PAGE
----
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Osteopenia - Causes, Symptoms, Diagnosis, and Treatments

Published on Feb 06, 2020 and last reviewed on Feb 20, 2023   -  4 min read


Osteopenia is a condition with weaker bones. It is commonly considered as the precursor of osteoporosis. Here in this article, we distinguished how osteopenia differ from other bone disorder, and clarified the causes, risk factors, symptoms, investigations and treatment of Osteopenia.

Osteopenia - Causes, Symptoms, Diagnosis, and Treatments

Quick Facts:

  1. Osteopenia is when the bone density is low but not that severe as seen in osteoporosis.

  2. Decreased bone density leads to an increased risk of fracture.

  3. It commonly affects women above 65 years of age and postmenopausal women.

  4. To diagnose osteopenia, the DEXA (Dual-energy X-ray absorptiometry) scan is an accurate method.

  5. Osteopenia can be prevented by including food rich in calcium and vitamin D, avoiding smoking, and exercising regularly.

What Is Osteopenia?

Osteopenia is not a disease, but it is when the bone density is lower than normal. The bone density starts to reduce after about 35 years of age. The amount of bone minerals present in your bone is measured with the help of bone mineral density (BMD). Osteopenia patients have lower BMD than normal. Although it is not considered a disease, it increases the chances of the individual developing osteoporosis, which can result in fractures, loss of height, stooped posture, and severe pain.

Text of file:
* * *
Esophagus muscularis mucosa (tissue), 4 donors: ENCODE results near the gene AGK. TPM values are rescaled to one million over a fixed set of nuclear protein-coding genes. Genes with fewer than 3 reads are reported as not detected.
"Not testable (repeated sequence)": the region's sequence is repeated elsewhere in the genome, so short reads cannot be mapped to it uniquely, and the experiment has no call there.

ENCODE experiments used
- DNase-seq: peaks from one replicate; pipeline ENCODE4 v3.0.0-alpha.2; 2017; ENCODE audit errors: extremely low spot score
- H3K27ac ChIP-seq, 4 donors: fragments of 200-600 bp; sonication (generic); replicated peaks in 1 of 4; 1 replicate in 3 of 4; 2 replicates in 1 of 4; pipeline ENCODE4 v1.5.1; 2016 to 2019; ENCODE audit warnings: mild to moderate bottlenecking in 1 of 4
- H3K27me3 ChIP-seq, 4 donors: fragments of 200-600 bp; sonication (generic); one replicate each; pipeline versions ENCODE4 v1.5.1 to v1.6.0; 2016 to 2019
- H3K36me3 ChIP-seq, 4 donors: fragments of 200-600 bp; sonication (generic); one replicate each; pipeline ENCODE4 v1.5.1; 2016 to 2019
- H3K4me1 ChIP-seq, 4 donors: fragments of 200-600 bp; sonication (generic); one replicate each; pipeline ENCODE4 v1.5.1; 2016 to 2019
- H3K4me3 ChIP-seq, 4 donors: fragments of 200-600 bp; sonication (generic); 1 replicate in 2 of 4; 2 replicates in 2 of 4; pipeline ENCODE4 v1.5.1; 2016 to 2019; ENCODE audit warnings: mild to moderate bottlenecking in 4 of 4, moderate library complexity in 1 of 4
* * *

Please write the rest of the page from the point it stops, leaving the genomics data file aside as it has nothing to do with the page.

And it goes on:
There are various precautionary measures that you can take to prevent osteopenia and osteoporosis. Regular exercise and healthy food choices help in keeping the bones strong. Osteopenia is frequently confused with other bone disorders, such as:

What Are the Causes and Risk Factors for Osteopenia?

There are various factors that result in loss of bone density. The following are some of the risk factors:

  • Aging - As you age, old bones break down faster than the formation of new bones. As a result, bone density is lost. Most people older than 50 years have osteopenia.

  • Menopause - Menopausal women lose bone more quickly as their estrogen levels are low. Women who had menopause before 45 years of age are more susceptible.

  • A family history that is, any of your family members have low BMD.

  • Getting oophorectomy (ovaries removal) before menopause.

  • Not exercising regularly.

  • Consuming a diet that lacks calcium and vitamin D.

  • Smoking.

  • Other conditions, such as anorexia and bulimia, Cushing syndrome, hyperthyroidism, rheumatoid arthritis, lupus, and Crohn’s disease can increase the risk of osteopenia.

  • Excessive alcohol consumption.

  • Taking medicines like Phenytoin or Prednisone.

What Are the Symptoms of Osteopenia?

This condition does not cause pain until it results in a broken bone (bone fracture). As osteopenia does not result in pain, it often goes undiagnosed.

In rare cases, if osteopenia results in a hip fracture or fracture of a bone in the spine (vertebral fracture), it becomes very painful.

How Is Osteopenia Diagnosed?

According to the National Osteoporosis Foundation, it is best to get your BMD regularly if you fall under the following categories:

  1. Older women (age 65 or more).

  2. Postmenopausal women (younger than 65 years).

  3. Women who attained menopause before 45 years of age.

  4. Postmenopausal women, who have broken their bone while performing normal day to day activity.